As far as cone heights, any harm in cutting the cone down?

                    Keep posting progress!!! Thanks in the present and future!


                    • #11
                      Also meant to ask, where did you find $0.50USD piezos?


                      • #12
                        Interesting DIY - especially since quite a few people have said metal snares don't work too well.
                        . digitalDrummer
                        Review index


                        • #13
                          Rocky_Roll - $0.50 piezos from eBay. Note they're in cases so need to be shucked and are 40mm total size. So they won't fit in tiny project boxes, you'll need to use the Radio Shack ones to accommodate their width.

                          As far as cutting the cones? Probably not. But my jig provides cones 1 1/2" high with a table (tip diameter) of about 7mm or so. Similar to the Roland cones. Simply cutting the top would provide a larger table which may or may not be good. I honestly don't know from experience since all I have is what you see, no heads or actual usage yet. But forum posts indicate that larger table size on the cones increases hotspotting and potentially affects Roland PD, assuming you're using a Roland module that supports that. Note that even though I used a jig not ALL of my cones are 100% identical. For example, look at the kick cone and you'll see it has a much larger table of about 10mm instead of 7mm. Practically speaking it's hard to get the cone columns in the jig 100% the same. Heh, at least with MY jig. Also, cutting Poron foam isn't that easy because it's so soft and mailable. I'm not sure how I would cut the tip down accurately and provide a flat table. Much easier to buy 4 longer screws, remove the current ones, and install the longer ones. Couple minutes of work tops.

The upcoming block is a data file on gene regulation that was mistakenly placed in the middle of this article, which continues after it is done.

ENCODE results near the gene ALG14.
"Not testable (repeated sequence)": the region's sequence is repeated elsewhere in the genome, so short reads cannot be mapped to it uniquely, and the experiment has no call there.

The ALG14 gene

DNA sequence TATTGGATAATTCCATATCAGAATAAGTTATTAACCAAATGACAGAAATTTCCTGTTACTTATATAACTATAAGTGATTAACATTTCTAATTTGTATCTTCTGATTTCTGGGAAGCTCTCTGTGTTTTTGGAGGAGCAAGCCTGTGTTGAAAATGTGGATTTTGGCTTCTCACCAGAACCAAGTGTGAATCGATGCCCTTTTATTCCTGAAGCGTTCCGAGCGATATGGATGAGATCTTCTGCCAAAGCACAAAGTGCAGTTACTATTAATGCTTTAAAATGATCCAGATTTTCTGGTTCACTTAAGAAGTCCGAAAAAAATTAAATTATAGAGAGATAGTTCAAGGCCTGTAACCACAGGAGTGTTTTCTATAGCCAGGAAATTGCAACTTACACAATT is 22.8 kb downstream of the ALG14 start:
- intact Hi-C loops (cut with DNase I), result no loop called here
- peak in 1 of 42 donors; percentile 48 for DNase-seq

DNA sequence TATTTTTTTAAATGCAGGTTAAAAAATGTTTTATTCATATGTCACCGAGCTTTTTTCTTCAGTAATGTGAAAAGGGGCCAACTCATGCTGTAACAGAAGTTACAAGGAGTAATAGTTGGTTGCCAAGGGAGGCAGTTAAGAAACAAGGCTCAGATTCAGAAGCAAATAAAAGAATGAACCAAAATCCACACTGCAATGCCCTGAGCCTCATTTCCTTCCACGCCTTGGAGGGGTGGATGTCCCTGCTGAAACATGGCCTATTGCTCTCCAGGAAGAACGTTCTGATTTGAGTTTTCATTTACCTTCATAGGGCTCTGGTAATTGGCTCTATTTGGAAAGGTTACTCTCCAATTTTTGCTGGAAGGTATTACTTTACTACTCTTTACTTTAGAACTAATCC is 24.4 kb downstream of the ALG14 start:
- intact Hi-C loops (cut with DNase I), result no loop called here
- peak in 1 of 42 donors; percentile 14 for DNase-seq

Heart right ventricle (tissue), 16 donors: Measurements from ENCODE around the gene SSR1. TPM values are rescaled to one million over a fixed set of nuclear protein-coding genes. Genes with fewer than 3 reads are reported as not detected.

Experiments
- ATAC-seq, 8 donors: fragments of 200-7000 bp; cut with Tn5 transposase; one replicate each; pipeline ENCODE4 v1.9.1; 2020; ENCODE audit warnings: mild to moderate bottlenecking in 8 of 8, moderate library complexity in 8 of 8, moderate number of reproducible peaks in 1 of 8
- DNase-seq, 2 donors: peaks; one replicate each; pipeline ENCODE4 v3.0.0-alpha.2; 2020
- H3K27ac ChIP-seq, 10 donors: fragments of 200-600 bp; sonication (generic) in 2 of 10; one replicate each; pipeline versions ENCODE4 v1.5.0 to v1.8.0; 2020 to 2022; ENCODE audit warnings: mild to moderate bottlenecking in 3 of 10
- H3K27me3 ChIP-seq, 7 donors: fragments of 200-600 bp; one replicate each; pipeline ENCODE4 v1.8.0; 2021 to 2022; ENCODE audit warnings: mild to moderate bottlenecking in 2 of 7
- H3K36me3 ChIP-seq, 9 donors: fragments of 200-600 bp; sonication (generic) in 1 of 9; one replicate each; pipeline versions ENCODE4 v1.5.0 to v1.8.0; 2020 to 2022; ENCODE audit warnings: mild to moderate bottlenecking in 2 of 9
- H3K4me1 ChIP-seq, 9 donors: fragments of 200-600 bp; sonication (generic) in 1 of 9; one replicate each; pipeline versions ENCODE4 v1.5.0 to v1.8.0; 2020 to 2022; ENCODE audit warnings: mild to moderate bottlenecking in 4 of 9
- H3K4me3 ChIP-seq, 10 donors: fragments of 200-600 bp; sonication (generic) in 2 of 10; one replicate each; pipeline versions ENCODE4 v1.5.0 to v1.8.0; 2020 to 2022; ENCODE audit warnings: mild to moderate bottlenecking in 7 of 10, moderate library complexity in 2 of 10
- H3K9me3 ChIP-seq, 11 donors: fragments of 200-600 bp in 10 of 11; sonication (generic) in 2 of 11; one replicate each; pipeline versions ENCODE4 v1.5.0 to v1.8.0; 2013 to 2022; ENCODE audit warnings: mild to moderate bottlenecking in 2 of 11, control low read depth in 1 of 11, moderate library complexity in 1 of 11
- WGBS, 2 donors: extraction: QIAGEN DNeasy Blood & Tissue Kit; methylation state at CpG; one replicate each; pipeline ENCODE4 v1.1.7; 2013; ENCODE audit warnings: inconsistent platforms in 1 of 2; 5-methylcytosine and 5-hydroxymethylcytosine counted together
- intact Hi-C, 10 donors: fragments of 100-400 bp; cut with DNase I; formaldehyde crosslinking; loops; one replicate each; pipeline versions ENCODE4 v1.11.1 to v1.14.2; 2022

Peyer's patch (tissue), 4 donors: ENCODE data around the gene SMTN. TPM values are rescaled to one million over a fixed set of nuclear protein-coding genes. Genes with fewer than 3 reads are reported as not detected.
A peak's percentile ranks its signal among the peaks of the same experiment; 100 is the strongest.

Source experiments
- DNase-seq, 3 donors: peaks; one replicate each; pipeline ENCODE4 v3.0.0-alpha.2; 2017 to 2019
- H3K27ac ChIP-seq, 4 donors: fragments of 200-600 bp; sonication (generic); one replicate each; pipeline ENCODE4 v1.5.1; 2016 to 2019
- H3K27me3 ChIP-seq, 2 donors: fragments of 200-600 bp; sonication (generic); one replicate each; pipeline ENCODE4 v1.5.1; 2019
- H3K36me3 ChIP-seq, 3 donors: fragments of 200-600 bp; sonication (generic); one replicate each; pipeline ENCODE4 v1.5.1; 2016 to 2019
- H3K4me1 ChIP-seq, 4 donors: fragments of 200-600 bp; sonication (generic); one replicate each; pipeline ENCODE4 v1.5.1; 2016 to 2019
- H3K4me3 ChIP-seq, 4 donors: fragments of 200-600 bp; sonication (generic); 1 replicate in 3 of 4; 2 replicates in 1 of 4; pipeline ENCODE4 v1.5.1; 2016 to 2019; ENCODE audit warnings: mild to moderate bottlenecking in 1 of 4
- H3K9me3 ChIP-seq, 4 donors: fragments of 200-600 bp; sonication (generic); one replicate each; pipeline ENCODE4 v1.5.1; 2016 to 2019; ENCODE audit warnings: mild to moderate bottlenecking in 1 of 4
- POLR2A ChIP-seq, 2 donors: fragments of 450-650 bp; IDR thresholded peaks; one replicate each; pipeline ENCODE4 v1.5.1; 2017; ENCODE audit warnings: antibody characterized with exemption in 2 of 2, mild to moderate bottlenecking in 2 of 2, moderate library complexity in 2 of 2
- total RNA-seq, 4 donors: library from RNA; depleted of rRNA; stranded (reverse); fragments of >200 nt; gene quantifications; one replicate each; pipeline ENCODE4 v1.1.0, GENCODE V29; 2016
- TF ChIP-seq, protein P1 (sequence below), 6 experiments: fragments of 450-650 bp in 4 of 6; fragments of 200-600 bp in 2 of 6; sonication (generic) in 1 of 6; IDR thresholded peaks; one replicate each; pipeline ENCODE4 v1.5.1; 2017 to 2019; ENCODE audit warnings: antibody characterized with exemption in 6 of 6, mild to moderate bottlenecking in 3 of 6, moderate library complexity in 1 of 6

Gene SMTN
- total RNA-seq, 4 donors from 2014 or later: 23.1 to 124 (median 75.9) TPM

allanjohn - My kits came with metal 14 snares. I didn't feel like cutting drums yet so I simply proceeded blindly. Well, not completely blindly. I did some searching on metal snares. I saw posts that indicated metal wouldn't work, others that said they did (I thought by JMan). I don't have heads installed yet but if I whack the rim (which is sitting loosely on the shell) it triggers all around, even with only 2 rim piezos installed on the same side of the shell.

                          Note I'll be using the Alesis D4 (all single trigger inputs) and an Alesis Trigger I/O (arrives later this week) for my module. From my research to date it seems that the Roland modules are the most feature rich when it comes to the snare and I'm assuming would be the most picky due to the way they implement rim shots/clicks and positional detection on that drum. The Alesis modules are extremely simplistic in that regard. Though it has 10 dual trigger inputs they're really just 20 single trigger inputs provided via TRS jacks. It's as dumb as the D4 in that regard and you have to control seperation with XTALK settings. So, in conclusion as long as the head triggers and the rim triggers you separate the two with XTALK parameters to eliminate false triggering and you now have rimshots. But no fancy stick clicks (need yet another trigger assigned purely for stick click sounds, hence dual-triggering all my toms for extra sounds via rims) or PD like with the Roland modules.